Beauty is, as they say, in the eye of the beholder. For centuries, people have asked, “What makes something art?” One can argue that a work of art is a creative work that displays a mastery of the medium and evokes an emotional response from those who experience it.
Quilting is a traditional art form that is prevalent in many cultures, including the Appalachian culture. For centuries, quilts have been used not only for warmth, but also as adornment and even as a method of communication. But what makes an individual quilt a work of art? Is it the harmonious blending of different fabrics to create a color palette similar to paint on a canvas? Is it the choice of the pattern – whether a well-known traditional design or a unique creation of the quilter? Is it the perfectly placed stitches, which showcase the quilter’s steady hand and prowess with the needle? Or is it the spirit in which the quilt was made, and the care and love behind the sewing?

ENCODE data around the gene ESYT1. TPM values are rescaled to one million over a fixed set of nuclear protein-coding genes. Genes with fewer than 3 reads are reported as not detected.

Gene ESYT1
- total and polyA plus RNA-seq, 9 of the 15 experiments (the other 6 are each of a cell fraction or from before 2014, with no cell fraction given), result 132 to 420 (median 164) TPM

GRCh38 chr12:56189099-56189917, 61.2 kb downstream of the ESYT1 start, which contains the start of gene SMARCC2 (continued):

The 12th Annual “A Stitch in Time” Quilt Show at the Southwest Virginia Museum Historical State Park may help to shed some light on the issue. Over one hundred quilts, now on view at the museum, display all of the elements that make quilting a unique art form. Accompanying the exhibit is a booklet with descriptions of each quilt and the stories behind their creation. Visitors can marvel at the technique and artistry of quilts both old and new.
“A Stitch in Time” is on display through May 31. Admission to the museum is $3.00 for adults, $2.00 for children ages 6-12, and free to children 5 and younger. Group rates are available for parties of 10 or more. For more information, please contact the museum at 276-523-1322.